Abandoned apartment buildings have become an increasingly common sight in Adams-Morgan, where residents and community leaders express fears the boarded-up structures could help trigger another round of displacement among the area's low- and moderate-income families.
The 1980 Census recorded 500 vacant units in the Adams-Morgan area of Ward 1, among 23,649 such units citywide. But a recent informal survey by the Advisory Neighborhood Commission found nearly 2,000, ANC officials said.
Last fall, residents in the 1900 block of 16th Street NW counted 700 vacant units in 14 buildings in an area bounded by T, U, 16th and 17th streets NW, according to Charles Bien, the survey team leader.
Some community activists say they are worried that with an improving real estate market the buildings, many of them once-elegant addresses, may be converted into luxury condominiums that could upset the delicate racial and economic balance that is now a source of community pride.
"Our concern is the displacement that has been going on here, pushing people to goodness knows where," said O'Bryant Kenner, housing committee chairman of the ANC.
Their concerns were heightened, others activists said, when the City Council recently gave preliminary approval to an amendment to the city's strict condominium conversion law that was intended to remedy the problem of vacant apartments citywide.
The amendment would exempt from the provisions of the condominium law any buildings vacant before Jan. 1 of this year. That would allow landlords who abandoned their properties in recent years to convert them without having to contact former tenants or establish a new tenants' group to vote on conversion and to qualify for purchase discounts, both of which the law now requires.
Adams-Morgan leaders said the advent of higher-priced homes would increase surrounding property values and tax rates, thus making it attractive for other landlords to convert their buildings, which may now house low- and moderate-income families.
"Our fear is that . . . as soon as the market turns around, these buildings will be converted into luxury apartments and condominiums that will increase the costs of living here for all of us," Kenner said.
As a prevention effort, he and others in the neighborhood have asked city officials for help in averting a recurrence of the displacement of low- and moderate-income families that took place there in the late 1970s when Adams-Morgan became a fashionable home for young professionals, most of them white.
John McCoy, director of the D.C. Office of Planning, attributed the increase in empty buildings to a combination of the city's rent control law, hefty increases in utility costs and the sluggish economy.
"Clearly, what happened in some of these buildings is that, in an effort to keep down expenses, the landlord opted not to make more repairs than necessary and that became incentive for people to leave," McCoy said.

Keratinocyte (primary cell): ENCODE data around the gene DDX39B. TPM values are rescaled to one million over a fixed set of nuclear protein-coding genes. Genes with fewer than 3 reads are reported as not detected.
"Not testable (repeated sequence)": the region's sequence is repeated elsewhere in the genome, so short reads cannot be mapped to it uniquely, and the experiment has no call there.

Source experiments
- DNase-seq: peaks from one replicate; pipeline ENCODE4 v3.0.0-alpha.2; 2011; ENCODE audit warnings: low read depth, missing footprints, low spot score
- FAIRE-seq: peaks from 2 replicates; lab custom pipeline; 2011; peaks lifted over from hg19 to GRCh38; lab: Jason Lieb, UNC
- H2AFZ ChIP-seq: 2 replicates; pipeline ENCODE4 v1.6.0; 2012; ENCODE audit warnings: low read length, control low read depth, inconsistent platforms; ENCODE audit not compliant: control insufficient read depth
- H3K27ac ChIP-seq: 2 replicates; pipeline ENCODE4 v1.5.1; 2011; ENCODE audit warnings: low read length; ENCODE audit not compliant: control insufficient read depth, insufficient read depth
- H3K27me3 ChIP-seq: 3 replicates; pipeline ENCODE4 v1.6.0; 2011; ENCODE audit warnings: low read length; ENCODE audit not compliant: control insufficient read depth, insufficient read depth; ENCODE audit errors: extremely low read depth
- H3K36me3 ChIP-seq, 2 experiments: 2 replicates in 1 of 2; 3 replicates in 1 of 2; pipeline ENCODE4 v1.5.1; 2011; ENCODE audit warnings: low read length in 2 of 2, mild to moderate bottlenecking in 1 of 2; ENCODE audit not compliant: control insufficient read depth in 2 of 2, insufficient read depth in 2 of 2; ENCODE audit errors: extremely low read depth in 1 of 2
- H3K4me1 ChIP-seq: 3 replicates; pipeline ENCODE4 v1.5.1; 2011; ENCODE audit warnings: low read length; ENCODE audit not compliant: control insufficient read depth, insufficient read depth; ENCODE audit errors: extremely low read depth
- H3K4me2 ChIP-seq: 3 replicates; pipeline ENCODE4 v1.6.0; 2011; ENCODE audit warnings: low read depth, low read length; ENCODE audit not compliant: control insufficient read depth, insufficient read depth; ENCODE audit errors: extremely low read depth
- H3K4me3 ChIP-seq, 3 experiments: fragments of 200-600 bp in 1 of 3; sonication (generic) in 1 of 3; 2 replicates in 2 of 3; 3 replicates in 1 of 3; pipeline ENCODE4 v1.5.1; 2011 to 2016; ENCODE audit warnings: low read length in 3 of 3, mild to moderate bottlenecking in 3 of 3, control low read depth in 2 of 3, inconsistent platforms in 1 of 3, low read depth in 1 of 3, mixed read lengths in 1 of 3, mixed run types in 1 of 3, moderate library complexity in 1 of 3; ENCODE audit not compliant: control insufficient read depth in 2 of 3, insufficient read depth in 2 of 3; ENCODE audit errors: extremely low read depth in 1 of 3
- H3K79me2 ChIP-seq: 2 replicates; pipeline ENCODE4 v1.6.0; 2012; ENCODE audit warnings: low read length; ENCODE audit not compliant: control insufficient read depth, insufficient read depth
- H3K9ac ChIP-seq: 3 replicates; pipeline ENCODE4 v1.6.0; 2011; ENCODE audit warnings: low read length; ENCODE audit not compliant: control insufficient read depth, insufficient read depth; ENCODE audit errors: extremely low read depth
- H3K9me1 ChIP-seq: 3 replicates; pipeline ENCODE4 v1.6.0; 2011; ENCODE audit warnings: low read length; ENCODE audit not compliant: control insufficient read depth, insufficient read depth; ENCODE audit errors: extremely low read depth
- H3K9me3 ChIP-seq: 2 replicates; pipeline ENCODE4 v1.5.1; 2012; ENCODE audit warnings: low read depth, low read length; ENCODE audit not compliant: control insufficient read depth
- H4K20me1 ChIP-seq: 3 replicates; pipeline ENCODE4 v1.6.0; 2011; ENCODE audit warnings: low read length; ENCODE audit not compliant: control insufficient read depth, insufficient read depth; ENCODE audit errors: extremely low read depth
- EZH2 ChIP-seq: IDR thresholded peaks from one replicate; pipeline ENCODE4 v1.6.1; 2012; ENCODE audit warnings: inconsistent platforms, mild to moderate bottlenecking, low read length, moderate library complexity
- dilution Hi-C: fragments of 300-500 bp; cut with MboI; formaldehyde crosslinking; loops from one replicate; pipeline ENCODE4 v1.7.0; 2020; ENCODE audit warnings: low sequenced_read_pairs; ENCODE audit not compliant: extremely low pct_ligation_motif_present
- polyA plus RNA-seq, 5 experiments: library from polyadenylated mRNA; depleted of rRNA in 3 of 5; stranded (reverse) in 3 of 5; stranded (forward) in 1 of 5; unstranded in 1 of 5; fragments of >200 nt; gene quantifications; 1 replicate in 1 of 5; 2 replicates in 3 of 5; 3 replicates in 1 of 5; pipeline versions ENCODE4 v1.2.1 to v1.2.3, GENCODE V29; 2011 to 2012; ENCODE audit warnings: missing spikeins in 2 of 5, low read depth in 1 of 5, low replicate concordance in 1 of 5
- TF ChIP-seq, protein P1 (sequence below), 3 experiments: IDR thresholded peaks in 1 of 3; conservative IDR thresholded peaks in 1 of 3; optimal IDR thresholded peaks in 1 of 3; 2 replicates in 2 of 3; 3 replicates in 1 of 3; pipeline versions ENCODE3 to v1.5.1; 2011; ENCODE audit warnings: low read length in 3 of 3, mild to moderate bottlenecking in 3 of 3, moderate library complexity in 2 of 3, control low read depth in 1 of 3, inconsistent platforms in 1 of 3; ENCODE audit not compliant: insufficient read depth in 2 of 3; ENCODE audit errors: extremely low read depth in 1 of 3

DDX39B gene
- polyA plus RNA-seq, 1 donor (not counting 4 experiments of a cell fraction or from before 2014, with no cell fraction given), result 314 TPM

"After awhile, the place became totally undesirable, and at that point the decision for the landlord was whether to sell or close it up until he can make the massive reinvestment required to get a much higher sale or rental price."
ANC leaders in Adams-Morgan have suggested that city officials use financial incentives to encourage developers to convert the empty buildings into affordable apartments for low- and moderate-income families.
The ANC leadership noted the city recently has offered developers a series of financial inducements to help spur the long-delayed rebuilding on city-owned land around two downtown Metrorail stations.
But the solution to vacant buildings is not quite so simple, according to Ivanhoe Donaldson, deputy mayor for economic development.
"We are looking at multifamily units up there and aggressively trying to get some new starts," Donaldson said. "It's great to say, 'Let the city go in and do something.' You do as much as you can with the resources you have . . . but if you let private developers do it, they're going to do it at market price."
Last year, City Council Chairman David A. Clarke, then the Ward 1 representative, introduced legislation to levy a $1,000 annual surcharge on buildings that remain vacant for more than three years. The bill died in the council's finance and revenue committee.
Earlier this year, council member Charlene Drew Jarvis (D-Ward 4), chairman of the committee on housing and economic development, took a different approach. She introduced legislation to exempt vacant, renovated buildings from the city's rent control and condominium conversion laws. Jarvis said current laws make such renovations economically unfeasible.
City programs to help tenants buy their apartment buildings when owners have wanted to sell also have slowed because of high interest rates and cuts in federal funds.
"The city does not have an inexhaustible supply of funds to help tenants who do not have the money to purchase their properties," said James E. Clay, director of the D.C. Department of Housing and Community Development.
Many of Adams-Morgan's abandoned buildings are trash-laden shelters for homeless people who sleep in the empty apartments.
"We're not really so worried about the street people," said longtime Adams-Morgan resident Josephine Butler, who was echoed by other residents. "People sort of accept them and take care of them here in Adams-Morgan."
Kenner added: "Our concern is the future of our community. We'd like to get a handle on it. Diversity is our motto, and we want to keep it that way."